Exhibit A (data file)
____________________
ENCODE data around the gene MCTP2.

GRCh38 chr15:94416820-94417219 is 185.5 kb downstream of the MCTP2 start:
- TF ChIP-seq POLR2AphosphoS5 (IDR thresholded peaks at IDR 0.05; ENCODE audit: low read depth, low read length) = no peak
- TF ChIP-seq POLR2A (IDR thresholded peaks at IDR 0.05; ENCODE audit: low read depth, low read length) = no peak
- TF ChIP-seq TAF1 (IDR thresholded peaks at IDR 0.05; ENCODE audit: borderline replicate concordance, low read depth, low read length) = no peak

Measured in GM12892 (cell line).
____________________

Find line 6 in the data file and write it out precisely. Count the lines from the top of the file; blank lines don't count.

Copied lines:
Measured in GM12892 (cell line).